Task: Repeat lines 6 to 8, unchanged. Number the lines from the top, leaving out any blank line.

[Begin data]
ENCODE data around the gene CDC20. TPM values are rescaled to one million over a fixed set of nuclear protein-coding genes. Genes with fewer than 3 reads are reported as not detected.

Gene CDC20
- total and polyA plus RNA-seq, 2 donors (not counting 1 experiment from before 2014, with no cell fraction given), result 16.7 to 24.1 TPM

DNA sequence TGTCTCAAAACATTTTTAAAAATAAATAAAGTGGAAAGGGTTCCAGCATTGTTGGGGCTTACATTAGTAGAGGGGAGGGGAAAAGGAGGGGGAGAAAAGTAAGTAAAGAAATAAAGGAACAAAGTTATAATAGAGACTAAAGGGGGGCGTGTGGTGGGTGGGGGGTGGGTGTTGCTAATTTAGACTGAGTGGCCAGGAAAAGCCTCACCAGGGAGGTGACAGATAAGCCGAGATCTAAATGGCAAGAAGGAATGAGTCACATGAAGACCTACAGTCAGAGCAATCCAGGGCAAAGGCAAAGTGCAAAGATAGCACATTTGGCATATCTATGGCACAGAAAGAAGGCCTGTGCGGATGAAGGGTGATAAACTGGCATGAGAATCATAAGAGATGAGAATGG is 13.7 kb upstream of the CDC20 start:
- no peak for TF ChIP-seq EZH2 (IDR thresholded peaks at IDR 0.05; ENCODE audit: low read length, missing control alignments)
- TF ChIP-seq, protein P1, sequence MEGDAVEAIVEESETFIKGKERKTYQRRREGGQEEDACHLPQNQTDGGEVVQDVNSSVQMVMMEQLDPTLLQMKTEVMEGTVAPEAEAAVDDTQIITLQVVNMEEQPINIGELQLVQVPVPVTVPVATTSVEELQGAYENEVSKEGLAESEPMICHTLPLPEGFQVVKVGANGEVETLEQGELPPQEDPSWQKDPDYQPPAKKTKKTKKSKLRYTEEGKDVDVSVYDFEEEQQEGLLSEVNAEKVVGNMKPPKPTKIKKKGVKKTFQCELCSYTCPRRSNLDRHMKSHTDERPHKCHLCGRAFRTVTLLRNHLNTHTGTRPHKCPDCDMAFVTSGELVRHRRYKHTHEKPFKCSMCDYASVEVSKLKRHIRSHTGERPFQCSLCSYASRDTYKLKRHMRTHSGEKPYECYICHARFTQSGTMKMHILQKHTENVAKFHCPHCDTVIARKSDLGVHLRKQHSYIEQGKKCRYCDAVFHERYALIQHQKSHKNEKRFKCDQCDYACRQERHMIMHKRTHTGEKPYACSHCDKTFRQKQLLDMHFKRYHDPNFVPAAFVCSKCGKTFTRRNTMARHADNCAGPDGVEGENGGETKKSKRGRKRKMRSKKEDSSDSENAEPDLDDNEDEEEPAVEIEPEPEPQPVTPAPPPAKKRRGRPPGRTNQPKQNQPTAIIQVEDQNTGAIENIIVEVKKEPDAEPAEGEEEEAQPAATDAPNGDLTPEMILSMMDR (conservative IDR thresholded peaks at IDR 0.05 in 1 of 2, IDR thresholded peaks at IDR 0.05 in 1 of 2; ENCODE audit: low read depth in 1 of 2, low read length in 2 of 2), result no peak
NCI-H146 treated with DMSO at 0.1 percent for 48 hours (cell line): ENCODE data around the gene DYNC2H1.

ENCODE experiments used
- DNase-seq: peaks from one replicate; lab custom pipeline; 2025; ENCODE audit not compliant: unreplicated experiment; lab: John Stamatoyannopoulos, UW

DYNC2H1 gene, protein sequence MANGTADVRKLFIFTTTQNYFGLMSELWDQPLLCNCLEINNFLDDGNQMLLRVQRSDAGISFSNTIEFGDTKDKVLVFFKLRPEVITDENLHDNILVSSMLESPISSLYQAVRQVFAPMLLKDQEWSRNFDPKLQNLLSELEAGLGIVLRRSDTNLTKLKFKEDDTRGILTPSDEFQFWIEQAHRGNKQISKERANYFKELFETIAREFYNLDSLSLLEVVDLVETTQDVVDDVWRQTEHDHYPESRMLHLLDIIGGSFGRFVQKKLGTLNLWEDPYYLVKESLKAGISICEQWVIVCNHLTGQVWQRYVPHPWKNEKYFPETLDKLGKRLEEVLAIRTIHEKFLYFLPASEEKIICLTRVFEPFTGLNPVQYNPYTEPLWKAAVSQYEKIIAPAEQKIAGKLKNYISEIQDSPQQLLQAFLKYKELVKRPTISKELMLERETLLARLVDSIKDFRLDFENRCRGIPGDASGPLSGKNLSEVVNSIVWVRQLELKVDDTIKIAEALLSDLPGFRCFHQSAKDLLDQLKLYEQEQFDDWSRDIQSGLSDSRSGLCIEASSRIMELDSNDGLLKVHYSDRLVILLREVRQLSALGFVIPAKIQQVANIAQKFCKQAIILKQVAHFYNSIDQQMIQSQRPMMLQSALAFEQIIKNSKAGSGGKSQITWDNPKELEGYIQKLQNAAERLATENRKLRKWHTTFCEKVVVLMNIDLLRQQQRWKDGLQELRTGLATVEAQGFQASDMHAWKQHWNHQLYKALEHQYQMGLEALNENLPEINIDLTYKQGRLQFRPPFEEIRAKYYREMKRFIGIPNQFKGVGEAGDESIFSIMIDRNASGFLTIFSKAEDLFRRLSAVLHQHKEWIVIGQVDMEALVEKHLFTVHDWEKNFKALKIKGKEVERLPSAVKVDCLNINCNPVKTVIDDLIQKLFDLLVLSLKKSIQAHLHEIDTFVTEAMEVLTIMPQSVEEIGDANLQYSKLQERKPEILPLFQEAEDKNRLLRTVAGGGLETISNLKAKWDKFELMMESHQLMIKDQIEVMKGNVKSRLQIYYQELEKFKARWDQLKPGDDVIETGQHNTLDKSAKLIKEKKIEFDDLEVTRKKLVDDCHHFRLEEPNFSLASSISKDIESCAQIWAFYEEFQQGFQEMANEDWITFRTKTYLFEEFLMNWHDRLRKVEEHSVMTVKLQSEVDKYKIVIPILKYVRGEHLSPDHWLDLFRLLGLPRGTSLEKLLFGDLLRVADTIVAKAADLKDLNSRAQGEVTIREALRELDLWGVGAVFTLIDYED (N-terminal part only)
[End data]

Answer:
- TF ChIP-seq, protein P1, sequence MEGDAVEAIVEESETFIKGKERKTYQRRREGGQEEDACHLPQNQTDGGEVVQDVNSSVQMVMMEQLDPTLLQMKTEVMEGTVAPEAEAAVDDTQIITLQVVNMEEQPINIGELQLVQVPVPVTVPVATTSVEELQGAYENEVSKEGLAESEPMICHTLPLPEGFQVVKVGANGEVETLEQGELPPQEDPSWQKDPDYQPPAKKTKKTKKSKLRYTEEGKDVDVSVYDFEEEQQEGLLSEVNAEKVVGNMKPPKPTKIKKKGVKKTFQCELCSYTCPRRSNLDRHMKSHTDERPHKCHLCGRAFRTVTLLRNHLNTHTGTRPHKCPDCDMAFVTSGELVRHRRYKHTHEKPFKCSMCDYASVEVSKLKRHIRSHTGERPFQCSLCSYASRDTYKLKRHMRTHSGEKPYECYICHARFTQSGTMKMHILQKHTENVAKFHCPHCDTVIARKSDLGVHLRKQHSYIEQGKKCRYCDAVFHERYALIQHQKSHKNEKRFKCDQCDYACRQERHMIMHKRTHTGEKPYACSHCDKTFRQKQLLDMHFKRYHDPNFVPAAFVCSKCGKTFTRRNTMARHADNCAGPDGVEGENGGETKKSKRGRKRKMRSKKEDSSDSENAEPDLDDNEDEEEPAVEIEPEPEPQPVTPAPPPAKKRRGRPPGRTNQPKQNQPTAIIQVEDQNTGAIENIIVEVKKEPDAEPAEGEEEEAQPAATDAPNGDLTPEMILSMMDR (conservative IDR thresholded peaks at IDR 0.05 in 1 of 2, IDR thresholded peaks at IDR 0.05 in 1 of 2; ENCODE audit: low read depth in 1 of 2, low read length in 2 of 2), result no peak
NCI-H146 treated with DMSO at 0.1 percent for 48 hours (cell line): ENCODE data around the gene DYNC2H1.

ENCODE experiments used